But, if we want to be able to copy this across here, and ultimately down, we always want our percentages to come out of row five. So lets press Command+T a few times. So, that we see the dollar sign only in front of the five, that's the row number. Divide that by 12, comma. And now the term, let's say it's consistent through all of these. This is for a house, it's going to be 360 months, that's in cell E5 right now. Just click there. Here we want this to be an absolute address, not change. At all.
In these cells, Command+T, comma. Now, the amount we are borrowing. I'm going to put in a leading minus. Because we want our numbers to appear as positive entities. And the amount we are borrowing for this particular cell is E6, but we want to be able to make that flexible enough. So, we want to change this using Command+T, change this into a mixed address, so that is always refers to data in Column E. So once again, pressing Command+T a few times. We want the dollar sign in front of the E, but not in front of the six.
If I were doing this for one cell, I'd press Return. But we've got all these cells highlighted, I'll press Control+Return, and there's our list there. For each one of the entries here, we're seeing what the monthly payment is going to be. Now remember, this is just principal and interest. Monthly payment, principal and interest only, based on these various rates. So, this number right here for example, is if we borrowed $225,000, four percent interest, paying it off over 30 years. That's the monthly payment. You could easily manipulate these numbers. This is a pretty broad price range, if you were more in the $300,000 range, you might start, for example, make this $300,000 and make this one be $305,000.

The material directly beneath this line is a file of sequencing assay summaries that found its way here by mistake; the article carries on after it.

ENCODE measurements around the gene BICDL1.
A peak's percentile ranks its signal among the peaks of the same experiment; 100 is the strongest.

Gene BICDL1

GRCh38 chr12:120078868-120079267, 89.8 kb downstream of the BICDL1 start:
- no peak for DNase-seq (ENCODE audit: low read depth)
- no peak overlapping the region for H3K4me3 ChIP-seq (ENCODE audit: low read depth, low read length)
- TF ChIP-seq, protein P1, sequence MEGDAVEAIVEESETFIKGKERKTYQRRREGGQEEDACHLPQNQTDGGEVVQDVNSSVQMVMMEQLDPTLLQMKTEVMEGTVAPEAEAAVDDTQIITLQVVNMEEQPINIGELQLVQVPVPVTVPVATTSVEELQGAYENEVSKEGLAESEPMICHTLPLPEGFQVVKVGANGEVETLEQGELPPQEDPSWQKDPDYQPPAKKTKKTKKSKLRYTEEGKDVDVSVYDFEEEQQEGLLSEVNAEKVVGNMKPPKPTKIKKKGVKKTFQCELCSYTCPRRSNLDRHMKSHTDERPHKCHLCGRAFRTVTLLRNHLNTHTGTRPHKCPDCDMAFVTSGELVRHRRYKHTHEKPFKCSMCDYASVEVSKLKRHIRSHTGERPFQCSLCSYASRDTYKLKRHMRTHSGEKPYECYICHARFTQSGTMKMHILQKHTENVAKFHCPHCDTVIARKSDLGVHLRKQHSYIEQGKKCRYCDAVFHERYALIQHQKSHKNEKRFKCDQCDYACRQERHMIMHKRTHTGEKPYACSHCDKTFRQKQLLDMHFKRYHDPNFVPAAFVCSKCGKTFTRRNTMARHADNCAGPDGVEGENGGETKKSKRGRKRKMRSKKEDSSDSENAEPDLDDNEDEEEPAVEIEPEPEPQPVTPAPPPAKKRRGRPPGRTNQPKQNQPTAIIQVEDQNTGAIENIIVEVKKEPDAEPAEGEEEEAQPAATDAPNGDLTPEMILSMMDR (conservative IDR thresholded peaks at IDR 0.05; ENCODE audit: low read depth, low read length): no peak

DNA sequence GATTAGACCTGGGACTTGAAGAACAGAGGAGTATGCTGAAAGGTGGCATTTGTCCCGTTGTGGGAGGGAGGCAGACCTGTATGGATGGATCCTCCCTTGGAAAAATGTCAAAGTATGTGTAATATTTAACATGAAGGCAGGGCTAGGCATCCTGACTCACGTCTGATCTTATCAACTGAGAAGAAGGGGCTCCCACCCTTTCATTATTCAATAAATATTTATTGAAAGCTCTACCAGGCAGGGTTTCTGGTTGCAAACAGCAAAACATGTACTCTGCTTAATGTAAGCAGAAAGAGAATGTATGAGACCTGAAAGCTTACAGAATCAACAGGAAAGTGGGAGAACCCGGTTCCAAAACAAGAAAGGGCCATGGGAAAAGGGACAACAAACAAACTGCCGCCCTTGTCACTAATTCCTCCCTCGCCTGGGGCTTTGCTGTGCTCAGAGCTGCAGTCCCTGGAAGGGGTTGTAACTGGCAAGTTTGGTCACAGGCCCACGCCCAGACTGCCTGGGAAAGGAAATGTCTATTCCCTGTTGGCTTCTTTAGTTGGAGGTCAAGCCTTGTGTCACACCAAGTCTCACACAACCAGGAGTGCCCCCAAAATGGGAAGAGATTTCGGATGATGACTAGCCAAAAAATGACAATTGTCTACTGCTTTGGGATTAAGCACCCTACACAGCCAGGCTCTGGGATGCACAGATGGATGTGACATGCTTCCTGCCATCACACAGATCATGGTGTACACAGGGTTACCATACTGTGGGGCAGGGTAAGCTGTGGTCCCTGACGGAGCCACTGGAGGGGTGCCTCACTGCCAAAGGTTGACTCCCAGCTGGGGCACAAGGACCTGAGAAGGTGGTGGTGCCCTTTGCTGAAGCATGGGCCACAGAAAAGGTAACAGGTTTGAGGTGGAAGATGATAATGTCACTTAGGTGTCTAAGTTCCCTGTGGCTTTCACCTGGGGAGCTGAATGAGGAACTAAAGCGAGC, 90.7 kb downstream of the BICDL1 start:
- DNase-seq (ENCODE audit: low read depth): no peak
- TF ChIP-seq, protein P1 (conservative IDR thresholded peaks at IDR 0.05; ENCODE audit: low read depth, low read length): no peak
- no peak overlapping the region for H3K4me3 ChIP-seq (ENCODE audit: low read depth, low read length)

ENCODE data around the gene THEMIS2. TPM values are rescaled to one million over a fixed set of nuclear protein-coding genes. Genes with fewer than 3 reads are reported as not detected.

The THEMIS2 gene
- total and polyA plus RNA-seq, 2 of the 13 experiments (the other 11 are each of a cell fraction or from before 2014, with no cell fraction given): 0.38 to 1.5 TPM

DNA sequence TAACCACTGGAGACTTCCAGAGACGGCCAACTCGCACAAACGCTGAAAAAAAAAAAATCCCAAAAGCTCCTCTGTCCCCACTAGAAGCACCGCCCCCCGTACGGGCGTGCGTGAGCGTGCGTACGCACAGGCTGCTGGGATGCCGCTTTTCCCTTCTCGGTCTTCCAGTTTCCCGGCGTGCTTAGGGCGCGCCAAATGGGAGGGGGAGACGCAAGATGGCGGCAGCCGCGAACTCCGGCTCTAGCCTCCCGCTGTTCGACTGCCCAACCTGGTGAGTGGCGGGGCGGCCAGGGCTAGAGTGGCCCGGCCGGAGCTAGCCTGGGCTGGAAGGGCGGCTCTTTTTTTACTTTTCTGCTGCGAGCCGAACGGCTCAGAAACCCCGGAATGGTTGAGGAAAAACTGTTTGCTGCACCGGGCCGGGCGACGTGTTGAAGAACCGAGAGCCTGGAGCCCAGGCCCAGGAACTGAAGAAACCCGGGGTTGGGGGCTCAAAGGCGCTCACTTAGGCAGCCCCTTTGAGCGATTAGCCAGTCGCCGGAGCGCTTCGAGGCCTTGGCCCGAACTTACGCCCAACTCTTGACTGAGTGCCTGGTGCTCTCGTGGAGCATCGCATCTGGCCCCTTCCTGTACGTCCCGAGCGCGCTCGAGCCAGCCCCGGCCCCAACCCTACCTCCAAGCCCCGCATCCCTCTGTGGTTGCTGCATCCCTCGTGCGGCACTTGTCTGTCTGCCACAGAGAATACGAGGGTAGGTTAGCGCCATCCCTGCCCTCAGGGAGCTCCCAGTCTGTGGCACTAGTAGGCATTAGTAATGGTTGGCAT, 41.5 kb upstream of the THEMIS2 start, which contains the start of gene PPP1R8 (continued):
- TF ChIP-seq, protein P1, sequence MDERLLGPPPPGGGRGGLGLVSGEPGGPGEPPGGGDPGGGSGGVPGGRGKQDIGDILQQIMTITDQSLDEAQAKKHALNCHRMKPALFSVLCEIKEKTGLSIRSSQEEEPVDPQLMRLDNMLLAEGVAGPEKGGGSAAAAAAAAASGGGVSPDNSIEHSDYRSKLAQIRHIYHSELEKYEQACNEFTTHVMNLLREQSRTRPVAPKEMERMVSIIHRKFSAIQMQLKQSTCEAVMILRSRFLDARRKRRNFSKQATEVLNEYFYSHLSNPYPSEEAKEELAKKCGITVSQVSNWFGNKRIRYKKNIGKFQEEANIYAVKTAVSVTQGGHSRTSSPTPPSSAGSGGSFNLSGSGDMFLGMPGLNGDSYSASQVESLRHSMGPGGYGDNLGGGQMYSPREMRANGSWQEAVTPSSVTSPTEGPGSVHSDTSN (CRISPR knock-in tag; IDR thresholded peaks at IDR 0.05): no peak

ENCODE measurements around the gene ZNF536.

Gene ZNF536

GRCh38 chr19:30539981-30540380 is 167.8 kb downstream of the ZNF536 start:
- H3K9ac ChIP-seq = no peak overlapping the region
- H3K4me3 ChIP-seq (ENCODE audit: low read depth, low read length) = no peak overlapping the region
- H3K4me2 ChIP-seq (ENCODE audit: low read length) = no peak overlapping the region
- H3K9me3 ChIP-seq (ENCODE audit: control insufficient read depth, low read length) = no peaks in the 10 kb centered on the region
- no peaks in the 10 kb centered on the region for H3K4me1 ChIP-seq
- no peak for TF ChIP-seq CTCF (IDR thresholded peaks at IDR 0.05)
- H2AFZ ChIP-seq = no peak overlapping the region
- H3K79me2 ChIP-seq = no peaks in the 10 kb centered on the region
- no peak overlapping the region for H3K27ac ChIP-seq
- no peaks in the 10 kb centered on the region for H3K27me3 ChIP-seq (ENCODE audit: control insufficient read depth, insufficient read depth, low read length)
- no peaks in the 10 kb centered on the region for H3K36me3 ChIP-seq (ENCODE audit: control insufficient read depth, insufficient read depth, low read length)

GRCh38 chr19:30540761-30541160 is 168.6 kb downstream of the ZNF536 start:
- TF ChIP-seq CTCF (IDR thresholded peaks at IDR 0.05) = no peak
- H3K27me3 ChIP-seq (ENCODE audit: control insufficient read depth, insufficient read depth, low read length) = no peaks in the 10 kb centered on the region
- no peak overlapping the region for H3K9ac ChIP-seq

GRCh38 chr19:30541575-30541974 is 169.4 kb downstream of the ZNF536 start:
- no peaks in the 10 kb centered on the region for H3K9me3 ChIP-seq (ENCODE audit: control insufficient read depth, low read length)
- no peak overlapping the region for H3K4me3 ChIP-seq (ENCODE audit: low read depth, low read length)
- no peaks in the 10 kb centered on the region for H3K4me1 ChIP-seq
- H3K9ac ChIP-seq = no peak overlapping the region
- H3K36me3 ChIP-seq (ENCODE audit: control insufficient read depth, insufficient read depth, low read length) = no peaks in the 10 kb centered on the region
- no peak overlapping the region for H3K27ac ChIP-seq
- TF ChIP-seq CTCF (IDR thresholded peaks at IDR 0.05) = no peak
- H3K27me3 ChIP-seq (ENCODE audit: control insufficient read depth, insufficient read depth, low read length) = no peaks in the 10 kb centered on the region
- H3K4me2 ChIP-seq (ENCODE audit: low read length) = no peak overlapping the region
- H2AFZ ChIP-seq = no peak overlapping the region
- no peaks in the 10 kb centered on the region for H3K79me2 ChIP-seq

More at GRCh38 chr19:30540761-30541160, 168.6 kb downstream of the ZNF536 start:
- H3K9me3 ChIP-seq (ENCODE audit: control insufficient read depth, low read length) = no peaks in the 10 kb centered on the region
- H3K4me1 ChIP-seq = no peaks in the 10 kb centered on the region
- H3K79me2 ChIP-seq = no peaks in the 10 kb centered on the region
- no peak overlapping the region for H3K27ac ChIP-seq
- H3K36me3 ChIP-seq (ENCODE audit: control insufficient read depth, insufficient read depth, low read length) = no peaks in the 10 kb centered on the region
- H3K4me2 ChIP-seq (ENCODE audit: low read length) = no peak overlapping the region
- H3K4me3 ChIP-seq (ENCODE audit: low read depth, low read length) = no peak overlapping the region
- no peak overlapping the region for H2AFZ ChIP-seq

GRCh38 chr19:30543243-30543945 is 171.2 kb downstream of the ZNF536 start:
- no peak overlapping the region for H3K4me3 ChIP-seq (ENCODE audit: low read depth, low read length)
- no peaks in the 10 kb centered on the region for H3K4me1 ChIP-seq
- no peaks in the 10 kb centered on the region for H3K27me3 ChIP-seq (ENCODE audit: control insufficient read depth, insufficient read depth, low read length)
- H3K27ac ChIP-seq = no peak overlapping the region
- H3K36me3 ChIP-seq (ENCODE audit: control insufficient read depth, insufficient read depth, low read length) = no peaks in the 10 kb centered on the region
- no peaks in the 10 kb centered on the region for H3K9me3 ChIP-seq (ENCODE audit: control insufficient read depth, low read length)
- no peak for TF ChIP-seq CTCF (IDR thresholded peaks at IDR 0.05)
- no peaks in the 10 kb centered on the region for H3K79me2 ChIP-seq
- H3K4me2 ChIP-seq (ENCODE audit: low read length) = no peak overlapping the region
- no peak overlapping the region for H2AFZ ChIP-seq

And, by highlighting two of these and then dragging downward, we'll have an interval here. A tighter interval then we saw before. And perhaps more inline with what you were thinking. It all depends. And we could clean up the dollar signs there, not too big of an issue. But, we see different prices here, and we can gauge, for example, the difference in interest rates and the differences in the amount that we're borrowing with regard to monthly payments and so on. So a valuable tool for calculating monthly payments, it's the PMT function.
- Understanding how the hierarchy of operators affects formula results
- Knowing when to use absolute vs. relative references
- Using Formula Builder for unfamiliar functions
- Displaying a worksheet's formulas and highlighting formula cells
- Converting formulas to values
- Creating 3D formulas to gather data from multiple sheets
- Creating and expanding nested IF functions; using AND, OR, and NOT with IF
- Looking up information with VLOOKUP, HLOOKUP, MATCH, and INDEX
- Analyzing data with the statistical functions: MEDIAN, MODE, etc.
- Using the power functions: COUNTIF, SUMIF, COUNTIFS, AVERAGEIFS, and more
- Calculating financial data such as payments
- Performing basic math
- Calculating dates and times
- Editing text with functions
- Using array formulas and functions
- Referencing data in other cells and files
- Extracting information from Excel worksheets